hen people think about summer camp, they usually think about cabins, canoes and campfires. Welding, on the other hand, doesn’t even come close to making the list for most — that is, unless they are one of the girls who spent June 20–22 at the girls-only welding camp at Weber State University.
These girls, ages 13–18, spent three days exploring the science, craft and careers surrounding welding. They got hands-on experience, making everything from jewelry to combination locks.
The camp was designed to teach girls about the opportunities welding can present for them and give them a chance to experience welding hands on.
Additionally, the camp aimed to provide a space for girls to learn about the welding career field.
Welding is a male-dominated industry. The 2010 Census reported that only 5.4 percent of welders in the U.S. are women.
Andrew Deceuster, one of the instructors for the camp, mentioned that most of the time a welding class will have maybe one or two women in it, but they tend to shy away and participate less in male-heavy welding classrooms.
However, according to Deceuster, the atmosphere changes completely in the all-girls camps.
“When we have these camps with all girls, it allows them to go on those ideas and … have better understanding,” Deceuster said. “You’re able to help them explore things they wouldn’t quite otherwise explore, and they’re not as timid about it.”
Mark Baugh, another instructor and the program coordinator for welding and engineering at Weber State, said he hopes to see girls become more comfortable using the technology involved with welding and that programs like these will help lead more girls into Weber’s welding programs.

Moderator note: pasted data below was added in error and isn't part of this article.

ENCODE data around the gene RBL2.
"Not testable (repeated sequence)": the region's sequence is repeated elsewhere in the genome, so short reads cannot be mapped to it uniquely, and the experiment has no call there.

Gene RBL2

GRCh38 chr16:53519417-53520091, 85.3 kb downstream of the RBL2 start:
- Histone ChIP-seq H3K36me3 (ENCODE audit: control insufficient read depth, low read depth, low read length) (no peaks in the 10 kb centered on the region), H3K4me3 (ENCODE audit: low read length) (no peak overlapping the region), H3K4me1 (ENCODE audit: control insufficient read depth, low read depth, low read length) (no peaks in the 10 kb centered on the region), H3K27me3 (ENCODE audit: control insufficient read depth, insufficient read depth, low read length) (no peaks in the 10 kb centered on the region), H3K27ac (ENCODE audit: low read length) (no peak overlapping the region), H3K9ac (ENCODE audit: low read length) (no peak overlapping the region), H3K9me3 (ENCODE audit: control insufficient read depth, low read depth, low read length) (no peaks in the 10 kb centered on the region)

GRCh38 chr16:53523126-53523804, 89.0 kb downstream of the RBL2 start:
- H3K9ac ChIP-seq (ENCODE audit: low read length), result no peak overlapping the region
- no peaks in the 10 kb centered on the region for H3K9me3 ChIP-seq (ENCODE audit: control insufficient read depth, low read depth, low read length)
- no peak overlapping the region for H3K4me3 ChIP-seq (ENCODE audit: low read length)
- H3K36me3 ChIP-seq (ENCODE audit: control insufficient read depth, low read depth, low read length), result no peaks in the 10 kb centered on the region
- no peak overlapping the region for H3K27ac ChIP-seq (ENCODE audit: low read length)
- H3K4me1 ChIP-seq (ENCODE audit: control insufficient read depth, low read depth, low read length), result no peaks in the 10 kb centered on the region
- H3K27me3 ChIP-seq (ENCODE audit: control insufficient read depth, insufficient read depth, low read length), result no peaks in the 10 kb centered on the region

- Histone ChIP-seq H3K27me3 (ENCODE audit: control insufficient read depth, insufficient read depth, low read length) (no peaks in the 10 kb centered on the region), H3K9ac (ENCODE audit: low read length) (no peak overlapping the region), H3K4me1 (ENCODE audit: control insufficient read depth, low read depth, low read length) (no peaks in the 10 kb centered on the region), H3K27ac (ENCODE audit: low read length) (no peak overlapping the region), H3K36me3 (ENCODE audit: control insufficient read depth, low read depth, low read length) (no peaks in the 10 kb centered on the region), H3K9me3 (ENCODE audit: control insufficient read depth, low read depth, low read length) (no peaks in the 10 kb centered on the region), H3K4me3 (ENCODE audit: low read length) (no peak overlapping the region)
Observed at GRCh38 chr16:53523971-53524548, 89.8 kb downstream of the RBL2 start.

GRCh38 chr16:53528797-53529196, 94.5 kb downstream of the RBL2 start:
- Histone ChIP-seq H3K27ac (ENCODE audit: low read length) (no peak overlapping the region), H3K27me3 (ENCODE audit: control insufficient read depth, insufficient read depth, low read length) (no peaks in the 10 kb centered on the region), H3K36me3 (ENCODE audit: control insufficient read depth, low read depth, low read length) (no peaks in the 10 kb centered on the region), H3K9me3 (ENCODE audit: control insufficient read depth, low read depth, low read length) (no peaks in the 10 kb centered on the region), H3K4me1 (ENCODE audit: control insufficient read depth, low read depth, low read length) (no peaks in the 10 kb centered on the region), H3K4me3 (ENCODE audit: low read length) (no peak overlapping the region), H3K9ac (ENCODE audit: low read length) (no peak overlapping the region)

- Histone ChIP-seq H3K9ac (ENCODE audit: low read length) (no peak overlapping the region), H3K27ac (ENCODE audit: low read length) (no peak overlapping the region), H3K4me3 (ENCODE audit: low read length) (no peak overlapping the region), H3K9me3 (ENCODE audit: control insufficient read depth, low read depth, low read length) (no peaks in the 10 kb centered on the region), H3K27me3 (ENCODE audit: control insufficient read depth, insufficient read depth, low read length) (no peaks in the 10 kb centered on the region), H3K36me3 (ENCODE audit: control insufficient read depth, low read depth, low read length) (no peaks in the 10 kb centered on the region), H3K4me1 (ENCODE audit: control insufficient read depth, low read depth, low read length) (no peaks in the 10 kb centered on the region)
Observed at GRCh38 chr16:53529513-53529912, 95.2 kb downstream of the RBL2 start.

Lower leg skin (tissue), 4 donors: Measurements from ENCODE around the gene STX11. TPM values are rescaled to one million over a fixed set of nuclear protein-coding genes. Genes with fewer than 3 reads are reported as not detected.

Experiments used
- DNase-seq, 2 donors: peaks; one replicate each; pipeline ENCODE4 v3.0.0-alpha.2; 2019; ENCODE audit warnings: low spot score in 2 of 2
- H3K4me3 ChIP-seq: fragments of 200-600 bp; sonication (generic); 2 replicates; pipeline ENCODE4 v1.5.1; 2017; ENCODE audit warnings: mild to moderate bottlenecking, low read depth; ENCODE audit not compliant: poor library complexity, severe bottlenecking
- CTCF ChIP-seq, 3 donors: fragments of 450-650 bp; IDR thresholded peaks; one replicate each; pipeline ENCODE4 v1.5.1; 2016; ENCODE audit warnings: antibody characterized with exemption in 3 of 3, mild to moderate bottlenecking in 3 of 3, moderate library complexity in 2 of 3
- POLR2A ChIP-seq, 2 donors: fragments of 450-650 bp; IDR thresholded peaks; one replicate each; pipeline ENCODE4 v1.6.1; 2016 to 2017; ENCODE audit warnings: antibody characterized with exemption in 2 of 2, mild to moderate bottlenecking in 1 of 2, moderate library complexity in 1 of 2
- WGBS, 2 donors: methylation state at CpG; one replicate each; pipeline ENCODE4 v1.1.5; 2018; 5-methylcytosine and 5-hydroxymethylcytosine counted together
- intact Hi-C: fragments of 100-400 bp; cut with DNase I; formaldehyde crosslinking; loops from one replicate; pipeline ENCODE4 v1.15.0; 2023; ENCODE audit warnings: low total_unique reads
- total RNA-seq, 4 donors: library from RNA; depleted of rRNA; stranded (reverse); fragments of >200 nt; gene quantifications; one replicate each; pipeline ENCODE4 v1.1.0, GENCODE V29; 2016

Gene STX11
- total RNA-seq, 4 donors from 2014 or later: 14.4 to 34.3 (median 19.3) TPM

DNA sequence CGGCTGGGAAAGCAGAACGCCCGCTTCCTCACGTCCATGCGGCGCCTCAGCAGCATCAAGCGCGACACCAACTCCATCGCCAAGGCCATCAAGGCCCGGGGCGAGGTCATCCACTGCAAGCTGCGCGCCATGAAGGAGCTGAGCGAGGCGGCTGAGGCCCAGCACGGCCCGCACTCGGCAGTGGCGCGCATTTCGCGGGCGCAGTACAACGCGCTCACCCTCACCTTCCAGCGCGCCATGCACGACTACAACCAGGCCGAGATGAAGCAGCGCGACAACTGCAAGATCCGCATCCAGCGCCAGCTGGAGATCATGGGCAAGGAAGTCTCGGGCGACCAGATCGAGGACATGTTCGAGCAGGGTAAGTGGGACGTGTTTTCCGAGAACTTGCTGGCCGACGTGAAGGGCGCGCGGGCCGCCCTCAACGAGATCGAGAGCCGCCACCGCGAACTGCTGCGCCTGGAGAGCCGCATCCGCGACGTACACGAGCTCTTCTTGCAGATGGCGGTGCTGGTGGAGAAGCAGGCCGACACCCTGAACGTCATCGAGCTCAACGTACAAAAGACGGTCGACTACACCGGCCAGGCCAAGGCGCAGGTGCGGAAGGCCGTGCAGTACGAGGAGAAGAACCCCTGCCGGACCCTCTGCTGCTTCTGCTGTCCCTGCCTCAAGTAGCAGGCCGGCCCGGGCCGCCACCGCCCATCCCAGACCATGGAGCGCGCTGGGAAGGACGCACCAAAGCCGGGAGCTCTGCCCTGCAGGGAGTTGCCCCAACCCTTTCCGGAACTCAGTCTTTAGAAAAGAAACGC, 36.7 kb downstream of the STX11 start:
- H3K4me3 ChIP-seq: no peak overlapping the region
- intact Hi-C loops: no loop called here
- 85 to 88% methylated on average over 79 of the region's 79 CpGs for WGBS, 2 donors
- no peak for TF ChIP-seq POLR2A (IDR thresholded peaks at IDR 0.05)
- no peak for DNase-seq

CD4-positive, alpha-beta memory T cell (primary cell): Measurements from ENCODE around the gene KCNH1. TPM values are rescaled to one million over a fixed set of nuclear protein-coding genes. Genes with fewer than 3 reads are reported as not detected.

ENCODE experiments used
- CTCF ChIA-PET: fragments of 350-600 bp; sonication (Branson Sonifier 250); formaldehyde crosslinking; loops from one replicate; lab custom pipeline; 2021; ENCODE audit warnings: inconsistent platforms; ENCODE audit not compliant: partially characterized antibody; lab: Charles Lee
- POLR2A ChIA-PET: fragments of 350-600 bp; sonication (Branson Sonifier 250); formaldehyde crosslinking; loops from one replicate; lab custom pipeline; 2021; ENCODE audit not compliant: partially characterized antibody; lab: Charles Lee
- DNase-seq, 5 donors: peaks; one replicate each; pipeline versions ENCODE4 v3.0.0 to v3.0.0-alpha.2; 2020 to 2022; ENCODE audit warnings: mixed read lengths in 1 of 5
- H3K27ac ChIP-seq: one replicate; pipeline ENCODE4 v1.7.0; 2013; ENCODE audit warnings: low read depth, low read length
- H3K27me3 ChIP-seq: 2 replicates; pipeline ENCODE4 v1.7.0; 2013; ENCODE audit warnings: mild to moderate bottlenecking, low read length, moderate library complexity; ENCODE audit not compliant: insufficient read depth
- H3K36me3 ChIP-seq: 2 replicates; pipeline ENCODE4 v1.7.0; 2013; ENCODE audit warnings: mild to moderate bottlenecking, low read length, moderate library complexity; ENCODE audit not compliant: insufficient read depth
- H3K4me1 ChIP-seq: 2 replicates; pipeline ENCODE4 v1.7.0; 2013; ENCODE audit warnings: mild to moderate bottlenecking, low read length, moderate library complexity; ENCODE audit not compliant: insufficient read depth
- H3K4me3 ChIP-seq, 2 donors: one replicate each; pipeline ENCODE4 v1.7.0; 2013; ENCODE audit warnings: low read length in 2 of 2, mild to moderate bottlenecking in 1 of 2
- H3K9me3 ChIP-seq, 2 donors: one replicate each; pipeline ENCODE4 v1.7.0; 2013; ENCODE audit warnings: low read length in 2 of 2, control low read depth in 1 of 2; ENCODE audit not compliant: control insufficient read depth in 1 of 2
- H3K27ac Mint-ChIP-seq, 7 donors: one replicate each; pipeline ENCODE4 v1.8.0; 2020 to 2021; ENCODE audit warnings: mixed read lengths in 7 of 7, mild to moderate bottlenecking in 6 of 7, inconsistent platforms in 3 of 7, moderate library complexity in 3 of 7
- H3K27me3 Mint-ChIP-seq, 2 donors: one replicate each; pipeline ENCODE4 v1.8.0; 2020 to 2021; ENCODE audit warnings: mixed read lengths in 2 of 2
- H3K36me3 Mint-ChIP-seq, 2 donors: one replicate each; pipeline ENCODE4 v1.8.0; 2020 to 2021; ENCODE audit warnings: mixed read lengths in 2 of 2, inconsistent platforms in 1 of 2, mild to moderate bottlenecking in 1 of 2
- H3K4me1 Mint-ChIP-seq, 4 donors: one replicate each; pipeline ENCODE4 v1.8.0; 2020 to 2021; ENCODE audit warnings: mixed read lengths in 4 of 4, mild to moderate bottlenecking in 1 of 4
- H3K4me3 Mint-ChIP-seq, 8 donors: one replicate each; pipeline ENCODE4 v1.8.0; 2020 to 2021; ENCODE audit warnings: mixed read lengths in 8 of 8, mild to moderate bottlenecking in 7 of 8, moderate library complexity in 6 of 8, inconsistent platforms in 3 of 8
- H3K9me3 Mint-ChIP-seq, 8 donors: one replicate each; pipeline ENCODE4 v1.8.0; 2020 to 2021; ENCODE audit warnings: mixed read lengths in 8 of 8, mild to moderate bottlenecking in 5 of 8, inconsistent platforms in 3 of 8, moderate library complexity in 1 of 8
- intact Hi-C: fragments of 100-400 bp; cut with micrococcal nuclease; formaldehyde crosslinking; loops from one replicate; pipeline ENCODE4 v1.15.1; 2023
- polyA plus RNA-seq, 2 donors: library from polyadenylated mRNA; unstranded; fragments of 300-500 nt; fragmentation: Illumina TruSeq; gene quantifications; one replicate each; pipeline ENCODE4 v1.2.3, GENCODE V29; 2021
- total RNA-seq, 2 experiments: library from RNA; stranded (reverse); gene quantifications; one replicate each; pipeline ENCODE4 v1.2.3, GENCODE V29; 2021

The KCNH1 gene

“Our program is very limited,” Baugh said, as far as women in the program are concerned. “But they are always successful when they come, so we’d like to get more started in the program and try and make them more comfortable.”
Both Baugh and Deceuster agreed that the girls seemed to listen better than the boys, and the girls also picked up skills more quickly than expected.
From an instructor’s standpoint, the camp was a success. As far as the campers were concerned, it was a hit as well.
Kenna Nieman was one of the girls who attended. She’s a fifteen-year-old high school junior interested in pursuing a career in aeronautics.
She wanted to attend this camp in particular because this one was all girls, and she worried about being judged at a co-ed camp.
“I think it’s really sad that it’s usually frowned upon when girls want to take engineering and science classes,”
Nieman said. “There aren’t many camps where you can come and do all the things that normally guys do.”
While Nieman attended this camp in order to be more comfortable, 13-year-old Sydney Sowerby came to make herself uncomfortable.
Before the camp, she had a fear of fire and wanted to push herself by learning welding, which she’s wanted to try but has been nervous about doing.
“I’ve learned that being around 2,000-degree lasers isn’t that bad, and as long as you’re careful and cautious about it, it’s really fun,” Sowerby said.
As much fun as she had, Sowerby mentioned she is more interested in medicine than engineering, but she is keeping an open mind.
While it was a big part of the camp, not all the girls attending were there for the engineering aspect of welding.
Camille Allred, who will be attending ninth grade in the fall, came to the camp because her family welds recreationally.
Recent high school graduate Elizabeth Parra also attended because she is an artist who has been experiencing artist’s block and saw in the camp an opportunity to expand her horizons before starting college.
Camps like this one provide girls with the opportunity to learn new things and change the way they see the world, no matter what they are interested in.